Seven months ago, I was fired from my high-flying career and set out on a mission to create and launch the Early Exit Academy. Recently I’ve had to take a long hard look in the mirror. And the woman staring back at me is stressed and worried. The irony is not lost on me. Here I am writing about freedom in my fifties and building financial independence to create a joyful life, and I’ve placed impossible demands upon myself. I’m not living the life I encourage others to live. And why not? If I’m honest with myself, I’ve created a new type of self-imposed bondage. Well, enough is enough!
I’ve been extremely open about my net worth. Most of my assets are in my retirement funds, but I still have a sizeable amount of money in taxable accounts. Enough to start my own business and cover my personal expenses for at least another year. Despite that cushion, I behave as if I will run out of money next week. Even after 20+ years, I’m still haunted by my years of poverty. I HATE withdrawing funds!
This money hangup is wrecking my life! I’m in the world of overwhelm, trying to juggle all the aspects of creating my business. I’m doing too much – writing/promoting The Five Journeys blog, pushing out 30-Day Challenge guides, and the biggie – creating the Early Exit Academy. And every time I turn around, I have to learn something new. Underneath it all is my dysfunctional money mindset – I’ll end up as a bag lady if I don’t start bringing in money soon. Good grief!
A friend recommended a book called Designing your Life: How to Build a Well-Lived Joyful Life, by Bill Burnett and Dave Evans. I began reading it last week and then ordered the companion Workbook. The concept is exactly what I aim to teach in the Early Exit Academy – how to design and build your way to a new life, one that is productive, evolving, and filled with possibilities. And it focuses on reframing dysfunctional beliefs so that we can move forward, another common challenge.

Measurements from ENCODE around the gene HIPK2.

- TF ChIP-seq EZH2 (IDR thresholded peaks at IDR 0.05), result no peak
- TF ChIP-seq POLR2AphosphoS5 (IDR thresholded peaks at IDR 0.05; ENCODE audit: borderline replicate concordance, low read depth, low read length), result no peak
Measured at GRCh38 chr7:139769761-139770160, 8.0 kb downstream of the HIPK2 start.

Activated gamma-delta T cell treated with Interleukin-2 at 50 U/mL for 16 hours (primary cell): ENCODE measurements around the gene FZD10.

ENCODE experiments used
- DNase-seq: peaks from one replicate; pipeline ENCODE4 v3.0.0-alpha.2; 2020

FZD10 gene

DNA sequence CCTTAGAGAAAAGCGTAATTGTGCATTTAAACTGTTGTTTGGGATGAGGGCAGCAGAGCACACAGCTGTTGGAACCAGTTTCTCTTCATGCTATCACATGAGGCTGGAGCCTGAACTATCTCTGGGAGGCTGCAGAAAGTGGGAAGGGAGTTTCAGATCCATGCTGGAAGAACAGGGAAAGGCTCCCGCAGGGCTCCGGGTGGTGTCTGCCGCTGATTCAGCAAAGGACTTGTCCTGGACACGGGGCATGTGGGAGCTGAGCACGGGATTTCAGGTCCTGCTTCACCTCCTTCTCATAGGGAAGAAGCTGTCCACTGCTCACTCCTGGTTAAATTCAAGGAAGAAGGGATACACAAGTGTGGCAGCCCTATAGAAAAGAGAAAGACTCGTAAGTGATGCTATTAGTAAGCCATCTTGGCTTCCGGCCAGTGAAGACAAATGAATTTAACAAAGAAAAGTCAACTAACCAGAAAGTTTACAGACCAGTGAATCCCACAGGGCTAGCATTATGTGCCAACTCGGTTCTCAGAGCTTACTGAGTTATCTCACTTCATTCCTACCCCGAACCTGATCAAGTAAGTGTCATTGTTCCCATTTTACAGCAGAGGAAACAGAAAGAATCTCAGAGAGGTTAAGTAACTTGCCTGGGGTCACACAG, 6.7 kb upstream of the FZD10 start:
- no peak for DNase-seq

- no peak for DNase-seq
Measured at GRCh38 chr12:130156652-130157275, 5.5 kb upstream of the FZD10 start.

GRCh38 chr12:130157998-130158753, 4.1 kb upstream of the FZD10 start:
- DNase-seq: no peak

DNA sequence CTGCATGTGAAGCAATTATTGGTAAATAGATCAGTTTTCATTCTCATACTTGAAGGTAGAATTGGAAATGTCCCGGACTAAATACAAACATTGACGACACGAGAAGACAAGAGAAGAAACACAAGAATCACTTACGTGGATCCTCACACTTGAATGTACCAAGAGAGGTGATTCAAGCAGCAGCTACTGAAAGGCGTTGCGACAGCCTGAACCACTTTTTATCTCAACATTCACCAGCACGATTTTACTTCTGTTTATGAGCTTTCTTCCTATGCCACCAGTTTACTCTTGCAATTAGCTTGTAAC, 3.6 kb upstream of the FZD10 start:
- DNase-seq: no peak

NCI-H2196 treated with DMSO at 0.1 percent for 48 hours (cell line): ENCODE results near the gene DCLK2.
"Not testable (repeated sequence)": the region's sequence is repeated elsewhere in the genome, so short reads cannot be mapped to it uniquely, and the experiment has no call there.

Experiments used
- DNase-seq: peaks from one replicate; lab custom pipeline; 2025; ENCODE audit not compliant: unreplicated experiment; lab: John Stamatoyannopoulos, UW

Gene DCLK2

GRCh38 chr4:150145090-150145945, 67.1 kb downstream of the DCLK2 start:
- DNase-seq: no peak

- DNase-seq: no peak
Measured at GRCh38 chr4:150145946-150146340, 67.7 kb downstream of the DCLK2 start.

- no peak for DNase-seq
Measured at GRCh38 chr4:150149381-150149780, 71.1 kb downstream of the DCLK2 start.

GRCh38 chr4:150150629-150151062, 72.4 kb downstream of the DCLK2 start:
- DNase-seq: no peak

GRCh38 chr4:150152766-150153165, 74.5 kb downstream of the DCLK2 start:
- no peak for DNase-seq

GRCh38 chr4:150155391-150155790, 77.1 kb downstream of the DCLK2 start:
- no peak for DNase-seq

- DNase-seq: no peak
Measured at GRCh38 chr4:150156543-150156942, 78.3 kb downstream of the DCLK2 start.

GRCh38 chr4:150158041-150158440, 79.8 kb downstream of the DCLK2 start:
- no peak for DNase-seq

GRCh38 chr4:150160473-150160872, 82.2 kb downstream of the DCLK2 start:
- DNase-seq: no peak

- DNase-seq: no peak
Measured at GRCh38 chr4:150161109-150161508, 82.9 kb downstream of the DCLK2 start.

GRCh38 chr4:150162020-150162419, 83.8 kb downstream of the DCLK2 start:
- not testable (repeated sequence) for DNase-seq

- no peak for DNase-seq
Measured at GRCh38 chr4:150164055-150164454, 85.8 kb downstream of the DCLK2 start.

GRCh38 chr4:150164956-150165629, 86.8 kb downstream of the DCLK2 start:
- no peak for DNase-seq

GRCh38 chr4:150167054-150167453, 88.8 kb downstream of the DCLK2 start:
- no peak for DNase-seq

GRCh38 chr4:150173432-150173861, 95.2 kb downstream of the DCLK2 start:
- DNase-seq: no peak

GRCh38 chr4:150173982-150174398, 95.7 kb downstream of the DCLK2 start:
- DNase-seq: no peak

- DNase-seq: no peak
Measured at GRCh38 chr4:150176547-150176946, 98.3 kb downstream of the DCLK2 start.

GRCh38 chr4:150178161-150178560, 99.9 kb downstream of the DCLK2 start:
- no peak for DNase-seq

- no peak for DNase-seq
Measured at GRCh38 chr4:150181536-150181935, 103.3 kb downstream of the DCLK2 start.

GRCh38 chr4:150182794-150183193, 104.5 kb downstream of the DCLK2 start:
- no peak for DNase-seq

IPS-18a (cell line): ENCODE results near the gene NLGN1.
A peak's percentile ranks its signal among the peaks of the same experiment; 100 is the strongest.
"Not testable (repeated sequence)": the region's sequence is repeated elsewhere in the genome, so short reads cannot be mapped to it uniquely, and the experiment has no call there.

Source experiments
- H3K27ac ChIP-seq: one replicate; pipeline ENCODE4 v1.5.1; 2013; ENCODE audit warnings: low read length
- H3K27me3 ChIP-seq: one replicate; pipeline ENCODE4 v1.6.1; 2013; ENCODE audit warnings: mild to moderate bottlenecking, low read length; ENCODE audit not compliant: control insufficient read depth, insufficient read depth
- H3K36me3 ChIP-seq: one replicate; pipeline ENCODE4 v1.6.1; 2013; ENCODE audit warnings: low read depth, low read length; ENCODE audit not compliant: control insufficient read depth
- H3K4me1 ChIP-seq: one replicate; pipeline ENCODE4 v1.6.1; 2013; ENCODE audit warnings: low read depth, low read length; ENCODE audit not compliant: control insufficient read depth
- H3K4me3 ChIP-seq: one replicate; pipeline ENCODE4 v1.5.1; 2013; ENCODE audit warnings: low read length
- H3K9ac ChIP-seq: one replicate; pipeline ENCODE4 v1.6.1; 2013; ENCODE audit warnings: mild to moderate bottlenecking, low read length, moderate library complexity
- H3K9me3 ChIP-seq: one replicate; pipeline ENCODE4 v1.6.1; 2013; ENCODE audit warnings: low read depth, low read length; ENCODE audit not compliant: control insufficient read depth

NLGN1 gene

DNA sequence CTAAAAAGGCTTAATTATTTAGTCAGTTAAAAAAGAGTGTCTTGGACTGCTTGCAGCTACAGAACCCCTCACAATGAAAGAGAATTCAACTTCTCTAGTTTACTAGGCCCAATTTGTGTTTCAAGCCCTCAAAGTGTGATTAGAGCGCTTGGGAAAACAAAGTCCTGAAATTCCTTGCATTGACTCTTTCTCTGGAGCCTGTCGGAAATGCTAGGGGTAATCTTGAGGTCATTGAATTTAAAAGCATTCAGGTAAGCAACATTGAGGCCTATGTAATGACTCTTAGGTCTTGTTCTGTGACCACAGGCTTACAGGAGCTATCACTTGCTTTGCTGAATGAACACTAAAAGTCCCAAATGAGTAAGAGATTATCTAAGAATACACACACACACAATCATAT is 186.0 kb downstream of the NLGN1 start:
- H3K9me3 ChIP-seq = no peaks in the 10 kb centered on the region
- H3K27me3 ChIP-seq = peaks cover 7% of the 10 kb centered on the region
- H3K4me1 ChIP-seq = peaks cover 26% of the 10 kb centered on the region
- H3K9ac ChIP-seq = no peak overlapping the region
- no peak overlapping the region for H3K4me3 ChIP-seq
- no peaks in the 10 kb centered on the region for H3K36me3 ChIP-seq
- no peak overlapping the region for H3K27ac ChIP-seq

The first assignment was to take current stock of my situation by filling out the Health/Work/Play/Love dashboard. It’s about as easy as it gets – treat each concept as a gauge and mark whether your tank is empty or full. Here’s my dashboard – it’s terrible! I feel like I’m trudging through a fierce Wisconsin blizzard in sandals!
I’ve recognized this pattern for awhile, even writing about the 4-burners theory. But somehow, graphing it onto the dashboard made it all that more obvious. I’ve put my heart and soul into becoming an entrepreneur, and combined with my own neuroticism about money, I’ve essentially imprisoned myself! I’m not living the dream…far from it.
Part of the battle of self-growth is to recognize the problem. Oh, I’ve won that battle…but now what? How do I move forward? I need a redesign of my life. Here’s my game plan:
Yesterday I went to my weekly entrepreneurs meeting and I shared my world of overwhelm. Just describing everything that I am working on put a knot in my stomach. Fortunately, one of my entrepreneur friends is building a career as a life coach. And we agreed to meet next week – I’m going to list out all the tasks required to get my courses finished and launched, and she’ll help me navigate and prioritize. This is going to beat talking to my cats…though they are good listeners.
My friend texted the other day with two of my favorite words: ROAD TRIP! Well, why on earth have I NOT been taking road trips? I have the flexibility, but I’ve confined myself to the house, feeling guilty if I leave work behind. Yet my productivity has deteriorated of late. Things are gonna change – I’m going to plan at least one road trip a month and be open to spontaneous adventures. So funsters, if you want to head out on a road trip with me, just holler. Tomorrow we’ll catch the last of the fall foliage in the Virginia mountains. Can’t wait!
I’ve been talking about returning to the gym for months. Yes, months! And have yet to step inside the facilities. I’ll make a return to the community recreation center and start out with my favorite class – Gail’s excellent pilates class. And true to my frugal nature, I’ve been eyeing that senior discount that starts at age 55 – which is just weeks away. I need to stop talking and start doing. And maybe I can recruit a workout buddy to keep me in line?
My entire career was built on deadlines. I never failed to submit a proposal by the deadline, dropping everything to accomplish that feat. Yes, deadlines are helpful for project management, but what happens when the deadlines are self-imposed and dictating every other aspect of one’s life? And the deadlines I set for myself are influenced more by my dysfunctional money mindset than the realities of the tasks ahead of me. I’ll meet with the coach to lay out the plans and together, we can set up a realistic path. I’m moving forward at a good pace – do I really need to move at rocket speed and burn everything in my path? It’s time for a jail break!